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A new poll asked Canadians and citizens of seven other Arctic countries, "From what you know or have heard, is the Northwest Passage within Canadian waters, an international waterway or in dispute?" Seventy-eight per cent of Canadians living in the three territories and 74 per cent of Canadians living in the provinces said within our waters. A majority of respondents in the other countries - the United States, Russia, Denmark (Greenland), Norway, Sweden, Finland and Iceland - said they didn't know.

The Northwest Passage could be part of Canada's internal waters. It could be an international strait. That debate continues, as illustrated by the results of the poll on Arctic security, which was released this week by researchers at the Canada Centre for Global Security Studies at the Munk School of Global Affairs and the Walter and Duncan Gordon Foundation.

But would anybody argue that this is the single critical issue facing the Canadian Arctic today? Surely, it is not.

Canadians want their government to secure its sovereignty in the Arctic, and they believe there is a continuing role for the Canadian military there. A majority of Canadians agree their country "should strengthen its military presence in the North in order to protect against international threats." At the same time, fighter jets and warships alone do not make Northerners feel secure.

An overwhelming 98 per cent said better access to high-quality health care, education and drinking water is important too. This finding illustrates a tendency to view security in the Arctic in broad terms. To many Canadians, cultural, linguistic and environmental security are as important as national security.

Eighty-one per cent of Northerners and 71 per cent of Southerners agree that "the best way to protect Canada's interest in the Arctic is to have Canadians living there." Some have said that Canada needs to "use it or lose it" in the Arctic, but there are enduring human communities who have been "using it" there since time immemorial. Indeed, the greatest threat of Canada "losing" its Arctic might arise not from foreign warships or bombers but from the social, climatic and economic challenges that keep those living there from fully benefiting from Canadian citizenship.

Sovereignty can be undermined by Canada's Arctic citizens not having access to clean drinking water. It can be undermined by low educational attainment rates. It can be undermined by shrinking ice cover that leads to changes in the migratory patterns of the animals Northerners rely on to supplement their food sources. And it can be undermined by high unemployment rates that force many young Northerners to move South to find work.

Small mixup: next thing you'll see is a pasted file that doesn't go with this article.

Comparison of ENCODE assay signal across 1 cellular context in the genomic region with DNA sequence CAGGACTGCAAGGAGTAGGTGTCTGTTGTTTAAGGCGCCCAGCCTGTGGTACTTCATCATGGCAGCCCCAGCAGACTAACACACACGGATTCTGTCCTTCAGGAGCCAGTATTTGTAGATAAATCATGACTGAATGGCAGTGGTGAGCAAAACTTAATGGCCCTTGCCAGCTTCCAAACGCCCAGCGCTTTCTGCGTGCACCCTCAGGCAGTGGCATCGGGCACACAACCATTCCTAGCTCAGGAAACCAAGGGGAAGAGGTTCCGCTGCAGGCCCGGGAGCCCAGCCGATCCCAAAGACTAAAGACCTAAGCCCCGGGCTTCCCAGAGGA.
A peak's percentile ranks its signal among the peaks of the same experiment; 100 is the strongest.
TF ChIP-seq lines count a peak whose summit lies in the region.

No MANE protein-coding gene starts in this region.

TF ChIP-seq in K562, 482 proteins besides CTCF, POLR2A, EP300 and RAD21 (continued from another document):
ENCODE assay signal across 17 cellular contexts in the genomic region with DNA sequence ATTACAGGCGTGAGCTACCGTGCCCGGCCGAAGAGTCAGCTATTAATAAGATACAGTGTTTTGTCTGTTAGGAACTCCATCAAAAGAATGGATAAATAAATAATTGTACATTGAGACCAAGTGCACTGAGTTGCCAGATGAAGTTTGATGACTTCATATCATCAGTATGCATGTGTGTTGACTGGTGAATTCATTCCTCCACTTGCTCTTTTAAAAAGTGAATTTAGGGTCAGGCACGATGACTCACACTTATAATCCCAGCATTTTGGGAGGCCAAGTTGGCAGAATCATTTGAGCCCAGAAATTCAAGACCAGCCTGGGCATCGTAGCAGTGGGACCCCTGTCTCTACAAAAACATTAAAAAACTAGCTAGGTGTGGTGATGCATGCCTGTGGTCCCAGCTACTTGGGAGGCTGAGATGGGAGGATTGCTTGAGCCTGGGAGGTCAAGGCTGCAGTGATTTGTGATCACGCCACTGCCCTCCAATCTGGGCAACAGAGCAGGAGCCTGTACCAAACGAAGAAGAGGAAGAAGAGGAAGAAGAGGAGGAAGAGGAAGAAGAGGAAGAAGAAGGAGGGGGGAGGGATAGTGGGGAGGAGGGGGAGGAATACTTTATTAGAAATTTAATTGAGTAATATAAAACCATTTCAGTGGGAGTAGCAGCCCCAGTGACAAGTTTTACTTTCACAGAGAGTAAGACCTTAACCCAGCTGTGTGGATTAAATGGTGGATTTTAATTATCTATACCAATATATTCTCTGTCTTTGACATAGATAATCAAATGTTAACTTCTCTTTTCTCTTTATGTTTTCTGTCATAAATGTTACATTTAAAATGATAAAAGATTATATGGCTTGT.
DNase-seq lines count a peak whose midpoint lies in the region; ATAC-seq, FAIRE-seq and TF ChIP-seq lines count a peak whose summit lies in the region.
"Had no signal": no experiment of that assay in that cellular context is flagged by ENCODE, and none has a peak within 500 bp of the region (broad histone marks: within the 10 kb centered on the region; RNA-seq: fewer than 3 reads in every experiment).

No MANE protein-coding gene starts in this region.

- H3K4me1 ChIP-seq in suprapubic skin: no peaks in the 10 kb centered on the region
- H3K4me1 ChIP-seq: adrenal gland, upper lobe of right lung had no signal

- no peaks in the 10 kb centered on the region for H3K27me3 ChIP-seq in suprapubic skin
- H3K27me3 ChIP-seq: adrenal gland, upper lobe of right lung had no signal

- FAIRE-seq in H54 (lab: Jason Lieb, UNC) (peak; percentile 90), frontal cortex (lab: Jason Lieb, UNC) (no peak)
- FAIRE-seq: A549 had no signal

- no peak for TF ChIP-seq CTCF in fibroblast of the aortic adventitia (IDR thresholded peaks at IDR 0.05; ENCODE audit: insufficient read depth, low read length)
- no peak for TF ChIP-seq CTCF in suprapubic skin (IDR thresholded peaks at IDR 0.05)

The best demonstration of Canadian sovereignty would be to ensure that residents of our North are able to continue living in their communities. No less than 90 per cent of Northerners and 83 per cent of Southerners agree that "all Canadians should be able to experience the same quality of life." By fighting housing shortages, low educational attainment and drug and alcohol abuse, Canada's Arctic sovereignty can be greatly strengthened. We can reinforce our national relationships with the Arctic by investing in the region's economic and social foundations, by fully implementing nation-building land-claim settlements with indigenous peoples and by investing in military hardware.

During the final speech of his tour last August, Prime Minister Stephen Harper said his emphasis on the North is about nation-building. "This is the frontier. This is the place that defines our country," he said. Our country is widely recognized as one that broadly defines its security by seeking to promote environmental, cultural and food security at home in Canada and throughout the world. This commitment should hold true in every part of the country - from sea to sea to sea.

Tony Penikett is chair of the Munk-Gordon Foundation Arctic Security Program Conference and former premier of the Yukon.

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